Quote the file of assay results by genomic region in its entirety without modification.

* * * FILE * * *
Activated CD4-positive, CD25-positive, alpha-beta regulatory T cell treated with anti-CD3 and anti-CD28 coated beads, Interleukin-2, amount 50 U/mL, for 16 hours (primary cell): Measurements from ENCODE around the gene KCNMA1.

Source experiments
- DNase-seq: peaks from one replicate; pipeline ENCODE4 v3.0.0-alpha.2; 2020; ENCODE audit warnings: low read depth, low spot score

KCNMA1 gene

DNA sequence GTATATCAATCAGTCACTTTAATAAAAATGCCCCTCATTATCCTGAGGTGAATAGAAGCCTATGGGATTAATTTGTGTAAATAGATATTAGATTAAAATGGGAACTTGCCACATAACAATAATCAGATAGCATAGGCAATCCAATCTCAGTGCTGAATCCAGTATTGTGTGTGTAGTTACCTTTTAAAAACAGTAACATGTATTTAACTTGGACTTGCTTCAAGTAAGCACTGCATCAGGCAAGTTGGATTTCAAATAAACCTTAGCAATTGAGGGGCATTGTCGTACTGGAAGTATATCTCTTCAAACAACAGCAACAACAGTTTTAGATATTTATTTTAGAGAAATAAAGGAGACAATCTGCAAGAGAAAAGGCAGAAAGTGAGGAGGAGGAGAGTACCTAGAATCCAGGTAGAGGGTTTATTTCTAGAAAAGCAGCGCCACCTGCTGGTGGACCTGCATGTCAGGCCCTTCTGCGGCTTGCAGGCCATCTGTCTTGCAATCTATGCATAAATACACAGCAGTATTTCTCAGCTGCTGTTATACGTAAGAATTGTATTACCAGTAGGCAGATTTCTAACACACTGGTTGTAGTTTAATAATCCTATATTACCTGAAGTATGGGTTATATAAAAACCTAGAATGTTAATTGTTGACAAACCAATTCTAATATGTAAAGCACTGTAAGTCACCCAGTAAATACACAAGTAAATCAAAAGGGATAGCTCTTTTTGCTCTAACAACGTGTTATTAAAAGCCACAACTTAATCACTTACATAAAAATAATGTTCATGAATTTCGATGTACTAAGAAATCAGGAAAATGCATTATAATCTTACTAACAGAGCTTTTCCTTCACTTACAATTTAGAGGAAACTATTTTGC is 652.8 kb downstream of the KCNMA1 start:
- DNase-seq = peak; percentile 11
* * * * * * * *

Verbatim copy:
Activated CD4-positive, CD25-positive, alpha-beta regulatory T cell treated with anti-CD3 and anti-CD28 coated beads, Interleukin-2, amount 50 U/mL, for 16 hours (primary cell): Measurements from ENCODE around the gene KCNMA1.

Source experiments
- DNase-seq: peaks from one replicate; pipeline ENCODE4 v3.0.0-alpha.2; 2020; ENCODE audit warnings: low read depth, low spot score

KCNMA1 gene

DNA sequence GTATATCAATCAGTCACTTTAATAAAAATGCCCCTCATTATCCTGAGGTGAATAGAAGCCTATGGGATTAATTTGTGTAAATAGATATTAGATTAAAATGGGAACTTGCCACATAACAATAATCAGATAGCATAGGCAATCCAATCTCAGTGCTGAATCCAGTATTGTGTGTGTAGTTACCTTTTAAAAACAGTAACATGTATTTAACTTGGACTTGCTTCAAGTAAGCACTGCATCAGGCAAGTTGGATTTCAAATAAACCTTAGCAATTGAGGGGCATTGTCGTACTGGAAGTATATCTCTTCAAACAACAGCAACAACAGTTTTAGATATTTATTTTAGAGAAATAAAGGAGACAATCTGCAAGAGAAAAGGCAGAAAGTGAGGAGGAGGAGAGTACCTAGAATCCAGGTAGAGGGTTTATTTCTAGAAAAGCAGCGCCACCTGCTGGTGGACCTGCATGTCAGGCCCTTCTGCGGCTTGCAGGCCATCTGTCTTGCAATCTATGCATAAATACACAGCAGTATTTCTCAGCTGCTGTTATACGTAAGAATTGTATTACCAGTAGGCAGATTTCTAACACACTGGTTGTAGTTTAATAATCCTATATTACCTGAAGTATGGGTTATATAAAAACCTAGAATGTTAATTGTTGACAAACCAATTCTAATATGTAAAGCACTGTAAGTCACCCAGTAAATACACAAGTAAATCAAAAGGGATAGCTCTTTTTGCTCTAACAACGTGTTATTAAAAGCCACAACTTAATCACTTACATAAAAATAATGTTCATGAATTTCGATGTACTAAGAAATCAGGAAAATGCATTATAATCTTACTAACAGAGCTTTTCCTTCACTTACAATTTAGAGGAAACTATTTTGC is 652.8 kb downstream of the KCNMA1 start:
- DNase-seq = peak; percentile 11